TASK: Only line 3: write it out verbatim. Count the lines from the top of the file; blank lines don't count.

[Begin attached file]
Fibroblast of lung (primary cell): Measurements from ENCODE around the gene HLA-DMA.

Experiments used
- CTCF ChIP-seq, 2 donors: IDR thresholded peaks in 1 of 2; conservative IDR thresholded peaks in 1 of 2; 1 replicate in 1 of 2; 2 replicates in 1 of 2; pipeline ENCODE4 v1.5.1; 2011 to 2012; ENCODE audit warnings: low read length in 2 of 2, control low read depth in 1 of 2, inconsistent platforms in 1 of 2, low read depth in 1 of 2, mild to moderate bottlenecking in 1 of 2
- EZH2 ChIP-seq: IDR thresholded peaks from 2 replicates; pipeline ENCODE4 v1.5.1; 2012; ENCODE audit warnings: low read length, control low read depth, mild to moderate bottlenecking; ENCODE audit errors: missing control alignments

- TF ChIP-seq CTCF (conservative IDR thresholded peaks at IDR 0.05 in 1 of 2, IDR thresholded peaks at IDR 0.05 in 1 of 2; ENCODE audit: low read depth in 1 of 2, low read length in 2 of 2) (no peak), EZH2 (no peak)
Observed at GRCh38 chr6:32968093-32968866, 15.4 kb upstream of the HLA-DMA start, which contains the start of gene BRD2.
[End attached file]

- CTCF ChIP-seq, 2 donors: IDR thresholded peaks in 1 of 2; conservative IDR thresholded peaks in 1 of 2; 1 replicate in 1 of 2; 2 replicates in 1 of 2; pipeline ENCODE4 v1.5.1; 2011 to 2012; ENCODE audit warnings: low read length in 2 of 2, control low read depth in 1 of 2, inconsistent platforms in 1 of 2, low read depth in 1 of 2, mild to moderate bottlenecking in 1 of 2